BIRMINGHAM, Ala. — Three college students, including two aspiring actors known around campus as pranksters, were arrested Wednesday in a string of nine church fires across Alabama.
Federal agents said the defendants claimed the first few fires were set as “a joke” and the others were started to throw investigators off the track.
Gov. Bob Riley said the church arsons did not appear to be “any type of conspiracy against organized religion” or the Baptist faith. With the arrests, he said, “the faith-based community can rest a little easier.”
Benjamin Nathan Moseley and Russell Lee Debusk Jr., both 19-year-old students at Birmingham-Southern College, appeared in federal court and were ordered held on church arson charges pending a hearing Friday.
Matthew Lee Cloyd, 20-year-old junior at the University of Alabama at Birmingham, was also arrested.
Nine churches torched
The fires broke out at five Baptist churches in Bibb County south of Birmingham on Feb. 3 and four Baptist churches in west Alabama on Feb. 7. The federal Alcohol, Tobacco, Firearms and Explosives agency had made the arsons its top priority, with scores of federal agents joining state and local officers.
“While all three are entitled to have their day in court, we are very hopeful that this is the end to the fear that has been rampant in West Alabama,” said Rep. Artur Davis, D-Ala.
An affidavit said Moseley told agents on Wednesday that he, Cloyd and Debusk went to Bibb County in Cloyd’s Toyota sport utility vehicle and set fire to five churches. A witness quoted Cloyd as saying Moseley did it “as a joke and it got out of hand,” according to the affidavit.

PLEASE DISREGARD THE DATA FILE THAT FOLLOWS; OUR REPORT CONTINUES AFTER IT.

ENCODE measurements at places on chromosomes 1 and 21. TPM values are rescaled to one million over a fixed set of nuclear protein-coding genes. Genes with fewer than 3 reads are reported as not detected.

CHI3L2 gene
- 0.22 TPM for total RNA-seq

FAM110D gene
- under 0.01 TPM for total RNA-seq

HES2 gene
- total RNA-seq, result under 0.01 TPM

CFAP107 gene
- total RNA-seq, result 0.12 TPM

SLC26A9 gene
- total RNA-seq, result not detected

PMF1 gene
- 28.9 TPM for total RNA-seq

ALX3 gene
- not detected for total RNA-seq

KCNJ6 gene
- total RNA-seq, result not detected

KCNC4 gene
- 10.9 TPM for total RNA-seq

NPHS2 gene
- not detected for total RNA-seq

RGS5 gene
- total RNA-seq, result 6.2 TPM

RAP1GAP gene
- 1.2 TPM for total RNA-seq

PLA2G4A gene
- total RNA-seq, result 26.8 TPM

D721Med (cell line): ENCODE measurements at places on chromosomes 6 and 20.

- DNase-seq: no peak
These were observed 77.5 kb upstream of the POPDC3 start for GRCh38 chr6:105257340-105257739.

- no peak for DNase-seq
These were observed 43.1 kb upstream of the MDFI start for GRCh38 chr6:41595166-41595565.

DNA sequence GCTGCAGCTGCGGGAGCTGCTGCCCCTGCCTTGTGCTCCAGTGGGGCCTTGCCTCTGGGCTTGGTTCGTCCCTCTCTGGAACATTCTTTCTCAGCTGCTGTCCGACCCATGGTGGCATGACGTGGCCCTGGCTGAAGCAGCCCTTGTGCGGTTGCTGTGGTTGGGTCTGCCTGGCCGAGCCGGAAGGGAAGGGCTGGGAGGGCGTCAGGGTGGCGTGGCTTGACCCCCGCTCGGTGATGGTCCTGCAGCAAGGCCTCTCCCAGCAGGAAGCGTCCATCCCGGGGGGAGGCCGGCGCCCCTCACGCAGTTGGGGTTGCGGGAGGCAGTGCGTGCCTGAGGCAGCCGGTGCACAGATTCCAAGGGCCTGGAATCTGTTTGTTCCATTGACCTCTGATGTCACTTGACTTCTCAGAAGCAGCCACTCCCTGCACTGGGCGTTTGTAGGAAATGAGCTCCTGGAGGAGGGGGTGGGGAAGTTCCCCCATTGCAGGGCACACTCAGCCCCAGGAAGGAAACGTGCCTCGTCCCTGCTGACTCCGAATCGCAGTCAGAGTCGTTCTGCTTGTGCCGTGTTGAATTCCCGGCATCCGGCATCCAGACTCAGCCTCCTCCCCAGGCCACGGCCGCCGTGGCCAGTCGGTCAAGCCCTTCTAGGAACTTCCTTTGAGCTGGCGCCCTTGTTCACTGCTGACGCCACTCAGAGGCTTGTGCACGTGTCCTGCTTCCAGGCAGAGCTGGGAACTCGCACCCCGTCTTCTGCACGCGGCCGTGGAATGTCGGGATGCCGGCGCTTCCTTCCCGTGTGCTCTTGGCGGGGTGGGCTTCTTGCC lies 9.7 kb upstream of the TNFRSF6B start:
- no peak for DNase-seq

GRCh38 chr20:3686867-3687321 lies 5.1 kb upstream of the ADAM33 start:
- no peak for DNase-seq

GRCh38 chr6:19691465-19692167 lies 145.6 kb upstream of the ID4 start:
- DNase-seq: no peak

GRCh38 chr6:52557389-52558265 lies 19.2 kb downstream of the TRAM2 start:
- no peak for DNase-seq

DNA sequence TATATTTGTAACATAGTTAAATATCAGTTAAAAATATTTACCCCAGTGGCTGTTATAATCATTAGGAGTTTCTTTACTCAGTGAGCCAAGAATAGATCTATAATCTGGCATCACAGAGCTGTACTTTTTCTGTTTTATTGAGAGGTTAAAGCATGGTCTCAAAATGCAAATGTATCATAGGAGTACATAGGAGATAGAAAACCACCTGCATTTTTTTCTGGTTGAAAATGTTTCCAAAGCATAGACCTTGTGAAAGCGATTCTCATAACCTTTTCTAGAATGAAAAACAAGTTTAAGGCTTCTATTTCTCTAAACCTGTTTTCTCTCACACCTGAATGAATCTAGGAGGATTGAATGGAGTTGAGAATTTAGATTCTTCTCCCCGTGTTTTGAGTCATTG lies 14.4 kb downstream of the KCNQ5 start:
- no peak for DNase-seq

Moseley also told agents the four church fires in west Alabama were set “as a diversion to throw investigators off,” an attempt that “obviously did not work,” the affidavit said.
The first two suspects were arrested Tuesday night, NBC’s Pete Williams reported.
WVTM-TV, citing the state fire marshal’s office, said the two are students at Birmingham Southern College and were arrested at a college dorm.
Authorities analyzed tire tracks and traced the purchase of the tires to Cloyd.
Investigators found tracks at one fire from a BF Goodrich all-terrain tire, according to NBC’s Williams. Provided with a description of a Toyota Forerunner SUV from witnesses at a few of the fires, federal agents checked tire dealers for records of purchases for tires on that kind of vehicle, and came up with Cloyd’s mother.
The pastor at one of the destroyed churches said he was told of the arrests by investigators.
“We are relieved. We were fearful while they were on the loose because we did not know their agenda,” said Jim Parker, pastor of the Ashby Baptist Church in Brierfield, which was burned to the ground.
Ten Baptist churches in rural parts of the state were burned by arsonists last month. Nine of the fires — five on Feb. 3 in Bibb County and four on Feb. 7 in west Alabama — have been linked. Another church fire on Feb. 11 in Lamar County has been ruled arson, but investigators have not determined if it is connected to the others.
No racial pattern
There was no racial pattern — five of the churches had white congregations and five black. All were Baptist, the dominant faith in the region, and mostly in isolated country settings.
A federal source said the apparent motive was that the three students just liked to set and watch fires.
Five of the churches were destroyed and four were damaged, including one in which congregants, alerted during the night that churches were afire, arrived just as the apparent arsonists were leaving. That fire, quickly put out, had been set in the sanctuary near the altar — a pattern in the other church arsons in Bibb County and west Alabama.
NBC News, The Associated Press, and Reuters contributed to this report.